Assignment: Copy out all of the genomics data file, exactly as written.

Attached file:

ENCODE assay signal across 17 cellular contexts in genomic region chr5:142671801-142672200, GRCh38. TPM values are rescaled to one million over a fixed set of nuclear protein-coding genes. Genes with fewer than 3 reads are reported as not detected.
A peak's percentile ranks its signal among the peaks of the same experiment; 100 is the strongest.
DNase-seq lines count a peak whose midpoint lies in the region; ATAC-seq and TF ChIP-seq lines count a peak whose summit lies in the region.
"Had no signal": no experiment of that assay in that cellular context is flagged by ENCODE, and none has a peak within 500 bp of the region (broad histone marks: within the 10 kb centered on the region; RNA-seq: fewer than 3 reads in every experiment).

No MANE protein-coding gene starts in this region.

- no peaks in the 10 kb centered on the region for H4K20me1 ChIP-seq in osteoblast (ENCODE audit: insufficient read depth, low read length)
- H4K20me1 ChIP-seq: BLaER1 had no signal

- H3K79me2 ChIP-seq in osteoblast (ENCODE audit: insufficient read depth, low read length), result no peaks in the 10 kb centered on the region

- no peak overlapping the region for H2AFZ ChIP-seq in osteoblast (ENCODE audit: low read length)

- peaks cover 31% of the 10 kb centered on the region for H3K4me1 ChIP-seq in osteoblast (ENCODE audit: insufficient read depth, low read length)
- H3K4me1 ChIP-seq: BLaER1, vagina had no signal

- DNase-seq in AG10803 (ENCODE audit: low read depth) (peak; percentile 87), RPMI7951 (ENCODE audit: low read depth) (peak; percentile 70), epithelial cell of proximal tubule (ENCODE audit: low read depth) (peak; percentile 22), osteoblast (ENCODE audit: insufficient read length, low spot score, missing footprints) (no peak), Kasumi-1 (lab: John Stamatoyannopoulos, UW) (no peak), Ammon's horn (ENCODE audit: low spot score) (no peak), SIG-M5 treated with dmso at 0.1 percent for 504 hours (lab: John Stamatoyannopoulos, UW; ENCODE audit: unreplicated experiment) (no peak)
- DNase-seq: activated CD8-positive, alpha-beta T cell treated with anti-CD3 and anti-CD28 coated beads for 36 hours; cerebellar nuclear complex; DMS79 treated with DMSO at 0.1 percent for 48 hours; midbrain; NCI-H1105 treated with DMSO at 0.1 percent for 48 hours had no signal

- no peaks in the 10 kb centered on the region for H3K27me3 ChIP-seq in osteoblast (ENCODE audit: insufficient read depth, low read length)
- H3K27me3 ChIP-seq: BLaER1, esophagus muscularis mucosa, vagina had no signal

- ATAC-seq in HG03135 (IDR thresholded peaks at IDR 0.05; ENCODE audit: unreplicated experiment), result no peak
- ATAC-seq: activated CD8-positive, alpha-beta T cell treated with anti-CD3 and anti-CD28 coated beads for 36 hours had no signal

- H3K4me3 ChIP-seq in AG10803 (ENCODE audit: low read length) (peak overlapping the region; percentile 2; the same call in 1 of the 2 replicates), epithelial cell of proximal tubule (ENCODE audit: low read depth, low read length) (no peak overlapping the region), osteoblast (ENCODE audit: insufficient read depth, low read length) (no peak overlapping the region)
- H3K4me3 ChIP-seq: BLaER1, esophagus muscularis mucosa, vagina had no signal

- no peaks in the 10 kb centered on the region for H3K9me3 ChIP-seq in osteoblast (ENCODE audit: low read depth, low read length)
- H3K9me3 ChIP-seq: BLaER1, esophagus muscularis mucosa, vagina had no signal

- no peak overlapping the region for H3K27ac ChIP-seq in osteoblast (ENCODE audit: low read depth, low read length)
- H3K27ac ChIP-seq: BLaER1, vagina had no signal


ENCODE assay signal across 17 cellular contexts in genomic region chr5:142671801-142672200, GRCh38. TPM values are rescaled to one million over a fixed set of nuclear protein-coding genes. Genes with fewer than 3 reads are reported as not detected.
A peak's percentile ranks its signal among the peaks of the same experiment; 100 is the strongest.
DNase-seq lines count a peak whose midpoint lies in the region; ATAC-seq and TF ChIP-seq lines count a peak whose summit lies in the region.
"Had no signal": no experiment of that assay in that cellular context is flagged by ENCODE, and none has a peak within 500 bp of the region (broad histone marks: within the 10 kb centered on the region; RNA-seq: fewer than 3 reads in every experiment).

No MANE protein-coding gene starts in this region.

- no peaks in the 10 kb centered on the region for H4K20me1 ChIP-seq in osteoblast (ENCODE audit: insufficient read depth, low read length)
- H4K20me1 ChIP-seq: BLaER1 had no signal

- H3K79me2 ChIP-seq in osteoblast (ENCODE audit: insufficient read depth, low read length), result no peaks in the 10 kb centered on the region

- no peak overlapping the region for H2AFZ ChIP-seq in osteoblast (ENCODE audit: low read length)

- peaks cover 31% of the 10 kb centered on the region for H3K4me1 ChIP-seq in osteoblast (ENCODE audit: insufficient read depth, low read length)
- H3K4me1 ChIP-seq: BLaER1, vagina had no signal

- DNase-seq in AG10803 (ENCODE audit: low read depth) (peak; percentile 87), RPMI7951 (ENCODE audit: low read depth) (peak; percentile 70), epithelial cell of proximal tubule (ENCODE audit: low read depth) (peak; percentile 22), osteoblast (ENCODE audit: insufficient read length, low spot score, missing footprints) (no peak), Kasumi-1 (lab: John Stamatoyannopoulos, UW) (no peak), Ammon's horn (ENCODE audit: low spot score) (no peak), SIG-M5 treated with dmso at 0.1 percent for 504 hours (lab: John Stamatoyannopoulos, UW; ENCODE audit: unreplicated experiment) (no peak)
- DNase-seq: activated CD8-positive, alpha-beta T cell treated with anti-CD3 and anti-CD28 coated beads for 36 hours; cerebellar nuclear complex; DMS79 treated with DMSO at 0.1 percent for 48 hours; midbrain; NCI-H1105 treated with DMSO at 0.1 percent for 48 hours had no signal

- no peaks in the 10 kb centered on the region for H3K27me3 ChIP-seq in osteoblast (ENCODE audit: insufficient read depth, low read length)
- H3K27me3 ChIP-seq: BLaER1, esophagus muscularis mucosa, vagina had no signal

- ATAC-seq in HG03135 (IDR thresholded peaks at IDR 0.05; ENCODE audit: unreplicated experiment), result no peak
- ATAC-seq: activated CD8-positive, alpha-beta T cell treated with anti-CD3 and anti-CD28 coated beads for 36 hours had no signal

- H3K4me3 ChIP-seq in AG10803 (ENCODE audit: low read length) (peak overlapping the region; percentile 2; the same call in 1 of the 2 replicates), epithelial cell of proximal tubule (ENCODE audit: low read depth, low read length) (no peak overlapping the region), osteoblast (ENCODE audit: insufficient read depth, low read length) (no peak overlapping the region)
- H3K4me3 ChIP-seq: BLaER1, esophagus muscularis mucosa, vagina had no signal

- no peaks in the 10 kb centered on the region for H3K9me3 ChIP-seq in osteoblast (ENCODE audit: low read depth, low read length)
- H3K9me3 ChIP-seq: BLaER1, esophagus muscularis mucosa, vagina had no signal

- no peak overlapping the region for H3K27ac ChIP-seq in osteoblast (ENCODE audit: low read depth, low read length)
- H3K27ac ChIP-seq: BLaER1, vagina had no signal